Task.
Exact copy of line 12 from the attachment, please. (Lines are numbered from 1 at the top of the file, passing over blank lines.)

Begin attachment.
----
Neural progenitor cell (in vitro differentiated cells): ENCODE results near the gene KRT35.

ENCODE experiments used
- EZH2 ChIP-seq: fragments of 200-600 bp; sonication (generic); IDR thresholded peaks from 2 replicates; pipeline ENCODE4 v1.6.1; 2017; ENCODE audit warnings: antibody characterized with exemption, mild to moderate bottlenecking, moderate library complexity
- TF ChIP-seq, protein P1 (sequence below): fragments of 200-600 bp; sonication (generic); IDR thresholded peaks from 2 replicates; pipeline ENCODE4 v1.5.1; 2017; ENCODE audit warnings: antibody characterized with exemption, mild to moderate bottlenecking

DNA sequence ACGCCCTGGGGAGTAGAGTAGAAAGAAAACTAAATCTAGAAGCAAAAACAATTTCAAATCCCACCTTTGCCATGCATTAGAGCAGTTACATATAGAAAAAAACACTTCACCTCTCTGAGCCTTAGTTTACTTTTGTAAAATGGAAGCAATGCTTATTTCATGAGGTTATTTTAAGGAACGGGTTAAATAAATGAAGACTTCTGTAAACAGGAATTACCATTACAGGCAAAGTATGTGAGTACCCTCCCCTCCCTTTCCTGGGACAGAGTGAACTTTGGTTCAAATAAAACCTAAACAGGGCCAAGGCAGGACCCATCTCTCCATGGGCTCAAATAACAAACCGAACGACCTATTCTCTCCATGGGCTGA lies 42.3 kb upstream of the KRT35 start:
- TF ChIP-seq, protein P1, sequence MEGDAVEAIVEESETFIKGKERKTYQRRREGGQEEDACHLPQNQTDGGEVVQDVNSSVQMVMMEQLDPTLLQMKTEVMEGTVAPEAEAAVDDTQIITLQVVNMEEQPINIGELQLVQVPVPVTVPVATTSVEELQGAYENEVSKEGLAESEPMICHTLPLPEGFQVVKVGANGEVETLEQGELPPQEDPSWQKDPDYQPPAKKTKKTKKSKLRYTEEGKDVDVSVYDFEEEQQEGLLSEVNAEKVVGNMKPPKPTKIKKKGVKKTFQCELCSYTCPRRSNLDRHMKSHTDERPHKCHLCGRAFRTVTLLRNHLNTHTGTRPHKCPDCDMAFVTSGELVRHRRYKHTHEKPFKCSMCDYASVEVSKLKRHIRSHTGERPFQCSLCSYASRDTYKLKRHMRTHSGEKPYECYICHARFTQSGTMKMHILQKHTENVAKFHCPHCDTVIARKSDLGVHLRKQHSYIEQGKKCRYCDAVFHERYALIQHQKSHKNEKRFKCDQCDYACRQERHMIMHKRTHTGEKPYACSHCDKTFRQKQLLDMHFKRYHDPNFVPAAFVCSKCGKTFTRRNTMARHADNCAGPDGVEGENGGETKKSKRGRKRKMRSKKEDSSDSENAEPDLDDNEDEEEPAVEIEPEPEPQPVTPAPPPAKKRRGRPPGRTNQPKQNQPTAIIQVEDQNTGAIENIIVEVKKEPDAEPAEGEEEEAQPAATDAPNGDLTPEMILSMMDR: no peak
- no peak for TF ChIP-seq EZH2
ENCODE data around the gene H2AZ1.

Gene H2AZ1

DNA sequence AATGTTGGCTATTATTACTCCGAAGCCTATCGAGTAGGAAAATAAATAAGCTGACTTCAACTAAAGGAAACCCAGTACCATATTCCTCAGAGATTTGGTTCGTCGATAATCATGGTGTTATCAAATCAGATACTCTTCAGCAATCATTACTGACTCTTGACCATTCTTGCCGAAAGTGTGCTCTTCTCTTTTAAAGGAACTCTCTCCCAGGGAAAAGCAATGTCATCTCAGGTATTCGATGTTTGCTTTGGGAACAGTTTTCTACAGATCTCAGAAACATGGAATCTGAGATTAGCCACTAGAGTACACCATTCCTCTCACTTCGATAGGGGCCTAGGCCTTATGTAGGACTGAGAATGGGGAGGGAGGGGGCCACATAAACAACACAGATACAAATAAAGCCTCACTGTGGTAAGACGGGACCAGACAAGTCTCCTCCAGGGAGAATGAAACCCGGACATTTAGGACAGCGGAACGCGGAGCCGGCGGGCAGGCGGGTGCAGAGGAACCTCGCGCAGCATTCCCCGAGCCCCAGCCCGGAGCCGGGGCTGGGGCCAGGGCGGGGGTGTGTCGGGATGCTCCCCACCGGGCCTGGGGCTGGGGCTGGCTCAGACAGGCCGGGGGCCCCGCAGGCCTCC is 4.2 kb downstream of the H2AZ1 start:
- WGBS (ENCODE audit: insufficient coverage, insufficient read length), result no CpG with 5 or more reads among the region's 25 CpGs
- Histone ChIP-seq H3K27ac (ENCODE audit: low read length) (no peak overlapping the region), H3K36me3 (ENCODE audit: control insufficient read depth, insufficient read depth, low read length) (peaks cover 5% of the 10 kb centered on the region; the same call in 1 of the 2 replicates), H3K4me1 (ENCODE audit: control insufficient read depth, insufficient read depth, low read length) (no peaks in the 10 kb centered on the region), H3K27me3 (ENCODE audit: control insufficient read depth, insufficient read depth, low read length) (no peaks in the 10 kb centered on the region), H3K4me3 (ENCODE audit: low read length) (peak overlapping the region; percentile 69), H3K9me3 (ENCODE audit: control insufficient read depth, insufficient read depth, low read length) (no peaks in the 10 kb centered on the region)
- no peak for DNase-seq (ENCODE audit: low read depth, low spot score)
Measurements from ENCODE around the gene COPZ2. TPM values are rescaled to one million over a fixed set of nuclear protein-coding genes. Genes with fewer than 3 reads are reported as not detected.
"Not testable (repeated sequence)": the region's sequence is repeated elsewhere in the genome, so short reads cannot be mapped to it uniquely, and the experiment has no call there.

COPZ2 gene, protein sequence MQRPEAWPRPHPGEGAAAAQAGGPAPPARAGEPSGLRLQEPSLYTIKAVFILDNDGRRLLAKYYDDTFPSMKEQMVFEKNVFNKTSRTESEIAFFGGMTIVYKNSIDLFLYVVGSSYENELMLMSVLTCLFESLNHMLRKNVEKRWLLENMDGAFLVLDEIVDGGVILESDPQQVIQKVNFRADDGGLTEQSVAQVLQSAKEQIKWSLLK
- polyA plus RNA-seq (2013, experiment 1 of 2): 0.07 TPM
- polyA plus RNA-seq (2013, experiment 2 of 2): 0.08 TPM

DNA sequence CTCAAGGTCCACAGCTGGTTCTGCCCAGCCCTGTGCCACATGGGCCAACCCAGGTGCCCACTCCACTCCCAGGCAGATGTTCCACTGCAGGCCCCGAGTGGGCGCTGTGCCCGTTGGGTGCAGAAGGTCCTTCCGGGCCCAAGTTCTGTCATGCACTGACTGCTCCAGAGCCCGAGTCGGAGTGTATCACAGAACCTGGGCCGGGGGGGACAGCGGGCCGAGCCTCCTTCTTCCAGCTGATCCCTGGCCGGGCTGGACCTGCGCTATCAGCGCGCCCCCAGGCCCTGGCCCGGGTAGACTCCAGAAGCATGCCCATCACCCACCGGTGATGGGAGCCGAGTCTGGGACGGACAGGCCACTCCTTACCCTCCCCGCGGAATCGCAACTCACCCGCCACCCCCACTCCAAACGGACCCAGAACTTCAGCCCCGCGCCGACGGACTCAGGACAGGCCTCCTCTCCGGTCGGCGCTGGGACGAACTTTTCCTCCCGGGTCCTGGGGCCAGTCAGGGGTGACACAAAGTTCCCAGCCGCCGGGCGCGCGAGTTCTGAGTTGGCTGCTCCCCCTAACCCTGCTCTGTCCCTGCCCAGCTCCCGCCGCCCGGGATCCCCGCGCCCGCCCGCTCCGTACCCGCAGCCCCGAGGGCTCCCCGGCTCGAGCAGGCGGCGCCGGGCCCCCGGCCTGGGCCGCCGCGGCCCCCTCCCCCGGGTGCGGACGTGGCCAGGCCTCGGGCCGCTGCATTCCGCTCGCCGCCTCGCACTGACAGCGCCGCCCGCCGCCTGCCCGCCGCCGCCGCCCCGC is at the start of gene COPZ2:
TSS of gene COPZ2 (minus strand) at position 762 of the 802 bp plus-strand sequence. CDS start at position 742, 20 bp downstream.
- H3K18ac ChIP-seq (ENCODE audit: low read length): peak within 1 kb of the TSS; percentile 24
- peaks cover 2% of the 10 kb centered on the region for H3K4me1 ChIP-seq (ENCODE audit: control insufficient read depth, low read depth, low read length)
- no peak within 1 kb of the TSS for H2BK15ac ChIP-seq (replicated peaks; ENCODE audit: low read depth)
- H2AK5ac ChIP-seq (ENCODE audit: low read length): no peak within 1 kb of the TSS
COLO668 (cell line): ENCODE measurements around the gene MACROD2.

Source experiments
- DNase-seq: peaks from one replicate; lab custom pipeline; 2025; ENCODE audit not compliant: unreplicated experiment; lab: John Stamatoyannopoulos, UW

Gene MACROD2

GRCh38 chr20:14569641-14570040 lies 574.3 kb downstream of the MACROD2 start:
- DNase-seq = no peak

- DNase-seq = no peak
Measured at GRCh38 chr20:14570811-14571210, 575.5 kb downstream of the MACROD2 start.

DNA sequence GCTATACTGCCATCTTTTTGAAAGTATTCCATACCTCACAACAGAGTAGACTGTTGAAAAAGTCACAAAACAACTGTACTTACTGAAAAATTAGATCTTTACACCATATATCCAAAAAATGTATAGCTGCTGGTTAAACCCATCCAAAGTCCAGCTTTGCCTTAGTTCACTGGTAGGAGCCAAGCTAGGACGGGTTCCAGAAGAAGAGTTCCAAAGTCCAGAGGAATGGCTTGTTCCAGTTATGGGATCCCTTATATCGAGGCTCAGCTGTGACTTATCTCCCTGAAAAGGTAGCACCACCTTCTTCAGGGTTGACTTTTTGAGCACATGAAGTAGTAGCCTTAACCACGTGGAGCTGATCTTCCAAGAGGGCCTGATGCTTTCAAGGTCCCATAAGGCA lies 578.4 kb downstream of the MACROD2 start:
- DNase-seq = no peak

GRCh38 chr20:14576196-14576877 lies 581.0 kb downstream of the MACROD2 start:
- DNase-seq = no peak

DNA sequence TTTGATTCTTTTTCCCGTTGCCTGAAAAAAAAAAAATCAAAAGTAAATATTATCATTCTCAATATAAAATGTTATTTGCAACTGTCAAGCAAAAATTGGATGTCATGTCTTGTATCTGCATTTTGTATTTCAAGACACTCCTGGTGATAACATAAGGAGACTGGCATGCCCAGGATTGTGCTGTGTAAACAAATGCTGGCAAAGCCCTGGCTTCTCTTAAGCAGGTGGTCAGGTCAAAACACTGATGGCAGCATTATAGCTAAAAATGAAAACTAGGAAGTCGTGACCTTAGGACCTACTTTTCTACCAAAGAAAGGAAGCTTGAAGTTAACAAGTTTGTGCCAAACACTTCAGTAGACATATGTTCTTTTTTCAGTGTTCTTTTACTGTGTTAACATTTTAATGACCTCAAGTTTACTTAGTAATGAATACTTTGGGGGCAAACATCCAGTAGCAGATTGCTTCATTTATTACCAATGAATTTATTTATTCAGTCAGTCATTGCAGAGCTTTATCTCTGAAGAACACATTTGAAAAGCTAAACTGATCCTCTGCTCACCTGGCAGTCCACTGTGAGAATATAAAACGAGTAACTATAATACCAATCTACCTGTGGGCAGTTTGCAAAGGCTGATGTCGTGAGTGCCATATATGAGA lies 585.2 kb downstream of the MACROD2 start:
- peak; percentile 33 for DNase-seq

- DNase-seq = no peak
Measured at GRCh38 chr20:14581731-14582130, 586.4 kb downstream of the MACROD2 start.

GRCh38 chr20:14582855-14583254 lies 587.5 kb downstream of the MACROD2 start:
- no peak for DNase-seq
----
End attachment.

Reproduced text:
- Histone ChIP-seq H3K27ac (ENCODE audit: low read length) (no peak overlapping the region), H3K36me3 (ENCODE audit: control insufficient read depth, insufficient read depth, low read length) (peaks cover 5% of the 10 kb centered on the region; the same call in 1 of the 2 replicates), H3K4me1 (ENCODE audit: control insufficient read depth, insufficient read depth, low read length) (no peaks in the 10 kb centered on the region), H3K27me3 (ENCODE audit: control insufficient read depth, insufficient read depth, low read length) (no peaks in the 10 kb centered on the region), H3K4me3 (ENCODE audit: low read length) (peak overlapping the region; percentile 69), H3K9me3 (ENCODE audit: control insufficient read depth, insufficient read depth, low read length) (no peaks in the 10 kb centered on the region)